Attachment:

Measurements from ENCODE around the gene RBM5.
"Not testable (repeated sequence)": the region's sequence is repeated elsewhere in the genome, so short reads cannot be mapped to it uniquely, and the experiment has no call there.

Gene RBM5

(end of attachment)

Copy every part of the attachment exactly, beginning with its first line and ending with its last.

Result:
Measurements from ENCODE around the gene RBM5.
"Not testable (repeated sequence)": the region's sequence is repeated elsewhere in the genome, so short reads cannot be mapped to it uniquely, and the experiment has no call there.

Gene RBM5